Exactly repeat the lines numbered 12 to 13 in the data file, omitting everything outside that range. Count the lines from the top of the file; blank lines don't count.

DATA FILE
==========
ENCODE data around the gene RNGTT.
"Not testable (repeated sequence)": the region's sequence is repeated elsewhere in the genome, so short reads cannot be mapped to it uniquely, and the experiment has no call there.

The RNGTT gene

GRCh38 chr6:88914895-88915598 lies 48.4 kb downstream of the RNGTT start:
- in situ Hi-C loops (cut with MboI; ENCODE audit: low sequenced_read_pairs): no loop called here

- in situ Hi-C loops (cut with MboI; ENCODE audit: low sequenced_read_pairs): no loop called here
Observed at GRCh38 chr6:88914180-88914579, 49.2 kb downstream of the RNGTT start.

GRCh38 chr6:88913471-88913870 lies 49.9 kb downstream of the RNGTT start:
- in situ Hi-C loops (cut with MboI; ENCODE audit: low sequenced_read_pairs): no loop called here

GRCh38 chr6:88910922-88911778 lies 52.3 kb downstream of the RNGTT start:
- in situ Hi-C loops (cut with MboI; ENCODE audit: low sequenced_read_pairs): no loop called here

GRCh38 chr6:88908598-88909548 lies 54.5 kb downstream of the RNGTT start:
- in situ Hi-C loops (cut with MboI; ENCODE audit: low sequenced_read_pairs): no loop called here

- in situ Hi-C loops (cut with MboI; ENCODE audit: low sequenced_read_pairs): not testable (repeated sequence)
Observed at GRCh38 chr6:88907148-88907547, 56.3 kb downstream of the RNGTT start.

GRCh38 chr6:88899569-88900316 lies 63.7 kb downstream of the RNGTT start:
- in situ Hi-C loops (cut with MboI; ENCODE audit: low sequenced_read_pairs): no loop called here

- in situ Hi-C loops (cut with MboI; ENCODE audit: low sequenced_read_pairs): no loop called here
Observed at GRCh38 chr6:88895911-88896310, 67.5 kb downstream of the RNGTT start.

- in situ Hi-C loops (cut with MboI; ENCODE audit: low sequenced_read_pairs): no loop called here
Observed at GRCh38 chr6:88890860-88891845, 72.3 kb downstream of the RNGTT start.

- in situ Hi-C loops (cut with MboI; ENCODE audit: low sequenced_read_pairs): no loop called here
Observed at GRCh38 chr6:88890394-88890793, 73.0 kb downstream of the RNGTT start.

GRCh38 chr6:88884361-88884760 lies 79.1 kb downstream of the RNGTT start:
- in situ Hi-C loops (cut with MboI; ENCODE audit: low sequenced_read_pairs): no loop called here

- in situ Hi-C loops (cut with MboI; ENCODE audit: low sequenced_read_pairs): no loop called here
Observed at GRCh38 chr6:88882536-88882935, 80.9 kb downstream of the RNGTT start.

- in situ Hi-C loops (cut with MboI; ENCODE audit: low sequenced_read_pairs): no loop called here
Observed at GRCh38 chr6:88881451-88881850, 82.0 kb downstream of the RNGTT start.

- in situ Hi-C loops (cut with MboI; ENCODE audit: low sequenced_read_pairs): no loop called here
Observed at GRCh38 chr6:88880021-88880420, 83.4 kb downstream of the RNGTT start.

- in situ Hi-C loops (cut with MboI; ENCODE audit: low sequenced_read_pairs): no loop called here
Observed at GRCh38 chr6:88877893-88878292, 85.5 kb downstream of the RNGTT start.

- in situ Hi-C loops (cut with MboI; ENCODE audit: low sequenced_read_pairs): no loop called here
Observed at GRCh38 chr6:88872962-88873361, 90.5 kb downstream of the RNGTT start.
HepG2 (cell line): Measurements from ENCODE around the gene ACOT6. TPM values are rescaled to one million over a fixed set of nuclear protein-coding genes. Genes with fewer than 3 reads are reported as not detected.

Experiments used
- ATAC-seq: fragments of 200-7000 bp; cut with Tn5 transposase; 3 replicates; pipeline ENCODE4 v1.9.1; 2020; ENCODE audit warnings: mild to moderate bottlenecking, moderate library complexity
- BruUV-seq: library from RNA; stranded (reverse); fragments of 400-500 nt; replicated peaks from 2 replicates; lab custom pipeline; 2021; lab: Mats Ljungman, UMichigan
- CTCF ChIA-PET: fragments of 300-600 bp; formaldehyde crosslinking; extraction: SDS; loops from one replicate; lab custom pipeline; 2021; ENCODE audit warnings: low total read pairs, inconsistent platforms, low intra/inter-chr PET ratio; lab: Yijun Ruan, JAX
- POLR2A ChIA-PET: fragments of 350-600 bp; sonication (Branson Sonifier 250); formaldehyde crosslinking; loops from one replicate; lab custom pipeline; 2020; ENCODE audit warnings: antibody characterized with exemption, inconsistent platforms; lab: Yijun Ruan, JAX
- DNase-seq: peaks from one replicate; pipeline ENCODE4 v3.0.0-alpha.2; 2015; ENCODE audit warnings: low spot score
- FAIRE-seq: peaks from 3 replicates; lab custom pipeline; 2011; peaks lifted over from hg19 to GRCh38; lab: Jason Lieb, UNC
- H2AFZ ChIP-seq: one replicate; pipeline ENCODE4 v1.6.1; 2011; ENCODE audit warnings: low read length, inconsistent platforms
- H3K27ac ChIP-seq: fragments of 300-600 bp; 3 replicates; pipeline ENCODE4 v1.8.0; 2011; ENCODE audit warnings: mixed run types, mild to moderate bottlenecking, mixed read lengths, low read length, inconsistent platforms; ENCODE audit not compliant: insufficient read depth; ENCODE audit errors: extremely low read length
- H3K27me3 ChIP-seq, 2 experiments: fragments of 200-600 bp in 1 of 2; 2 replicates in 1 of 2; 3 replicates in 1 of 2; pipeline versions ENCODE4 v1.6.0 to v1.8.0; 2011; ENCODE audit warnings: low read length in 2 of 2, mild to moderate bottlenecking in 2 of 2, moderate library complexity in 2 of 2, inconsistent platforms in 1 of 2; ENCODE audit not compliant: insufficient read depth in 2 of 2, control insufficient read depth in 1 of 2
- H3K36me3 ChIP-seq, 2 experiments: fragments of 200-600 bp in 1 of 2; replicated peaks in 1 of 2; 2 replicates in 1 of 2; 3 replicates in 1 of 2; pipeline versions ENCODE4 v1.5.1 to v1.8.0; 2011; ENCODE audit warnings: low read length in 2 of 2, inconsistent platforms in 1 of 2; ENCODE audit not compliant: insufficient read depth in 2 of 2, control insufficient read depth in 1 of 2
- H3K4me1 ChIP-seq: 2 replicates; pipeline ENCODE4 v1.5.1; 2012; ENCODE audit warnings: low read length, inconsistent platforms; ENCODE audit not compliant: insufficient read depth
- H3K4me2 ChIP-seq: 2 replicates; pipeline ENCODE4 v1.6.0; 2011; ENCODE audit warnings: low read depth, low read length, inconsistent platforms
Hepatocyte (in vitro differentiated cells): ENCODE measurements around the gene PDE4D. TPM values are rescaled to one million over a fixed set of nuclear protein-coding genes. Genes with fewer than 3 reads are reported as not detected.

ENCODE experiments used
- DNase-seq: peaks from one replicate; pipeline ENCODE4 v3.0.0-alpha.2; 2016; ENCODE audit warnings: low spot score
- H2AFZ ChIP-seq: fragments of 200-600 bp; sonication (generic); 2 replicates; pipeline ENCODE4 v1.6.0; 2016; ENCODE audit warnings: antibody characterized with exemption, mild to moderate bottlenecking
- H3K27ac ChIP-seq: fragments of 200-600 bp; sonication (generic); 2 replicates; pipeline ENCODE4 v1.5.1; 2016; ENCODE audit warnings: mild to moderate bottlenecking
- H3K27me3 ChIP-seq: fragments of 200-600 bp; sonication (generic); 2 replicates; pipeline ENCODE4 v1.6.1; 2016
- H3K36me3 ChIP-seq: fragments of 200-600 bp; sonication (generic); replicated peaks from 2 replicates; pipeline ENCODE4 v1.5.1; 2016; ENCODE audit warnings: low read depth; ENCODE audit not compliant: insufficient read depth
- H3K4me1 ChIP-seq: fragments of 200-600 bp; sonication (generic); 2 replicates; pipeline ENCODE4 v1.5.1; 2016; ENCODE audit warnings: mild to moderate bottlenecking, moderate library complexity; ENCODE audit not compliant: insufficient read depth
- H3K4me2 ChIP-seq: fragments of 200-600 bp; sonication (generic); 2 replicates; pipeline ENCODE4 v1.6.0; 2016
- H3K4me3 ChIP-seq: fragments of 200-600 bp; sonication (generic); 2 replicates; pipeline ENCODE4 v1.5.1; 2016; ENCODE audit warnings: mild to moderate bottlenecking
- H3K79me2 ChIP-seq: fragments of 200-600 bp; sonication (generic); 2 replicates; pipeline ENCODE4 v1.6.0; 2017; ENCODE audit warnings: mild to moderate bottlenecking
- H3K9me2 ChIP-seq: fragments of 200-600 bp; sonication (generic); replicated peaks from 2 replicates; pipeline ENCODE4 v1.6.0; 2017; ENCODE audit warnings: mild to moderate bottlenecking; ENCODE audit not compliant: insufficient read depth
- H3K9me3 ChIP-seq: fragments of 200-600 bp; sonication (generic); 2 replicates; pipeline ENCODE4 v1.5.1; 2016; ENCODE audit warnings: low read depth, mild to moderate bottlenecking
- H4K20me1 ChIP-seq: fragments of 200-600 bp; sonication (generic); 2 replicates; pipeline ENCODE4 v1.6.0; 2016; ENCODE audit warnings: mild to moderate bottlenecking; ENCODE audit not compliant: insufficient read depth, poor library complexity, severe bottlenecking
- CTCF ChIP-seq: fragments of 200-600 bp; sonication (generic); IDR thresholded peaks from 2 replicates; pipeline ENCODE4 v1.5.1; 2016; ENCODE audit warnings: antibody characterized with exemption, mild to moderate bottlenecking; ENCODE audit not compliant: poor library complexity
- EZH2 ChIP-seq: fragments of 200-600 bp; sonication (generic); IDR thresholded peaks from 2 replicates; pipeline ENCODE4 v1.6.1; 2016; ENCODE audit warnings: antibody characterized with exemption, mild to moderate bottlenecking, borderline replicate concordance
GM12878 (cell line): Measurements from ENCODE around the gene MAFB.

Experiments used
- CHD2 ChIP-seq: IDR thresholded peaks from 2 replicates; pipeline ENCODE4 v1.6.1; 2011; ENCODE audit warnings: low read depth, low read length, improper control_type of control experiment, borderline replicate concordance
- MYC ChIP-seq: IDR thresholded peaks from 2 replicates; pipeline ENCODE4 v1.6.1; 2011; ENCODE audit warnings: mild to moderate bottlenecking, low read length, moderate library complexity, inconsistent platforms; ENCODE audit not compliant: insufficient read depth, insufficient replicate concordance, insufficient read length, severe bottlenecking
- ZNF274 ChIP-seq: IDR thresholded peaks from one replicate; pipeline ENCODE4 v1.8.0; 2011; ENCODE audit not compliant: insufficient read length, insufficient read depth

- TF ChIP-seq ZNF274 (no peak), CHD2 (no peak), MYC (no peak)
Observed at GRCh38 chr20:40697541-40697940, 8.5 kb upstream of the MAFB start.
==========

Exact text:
GRCh38 chr6:88908598-88909548 lies 54.5 kb downstream of the RNGTT start:
- in situ Hi-C loops (cut with MboI; ENCODE audit: low sequenced_read_pairs): no loop called here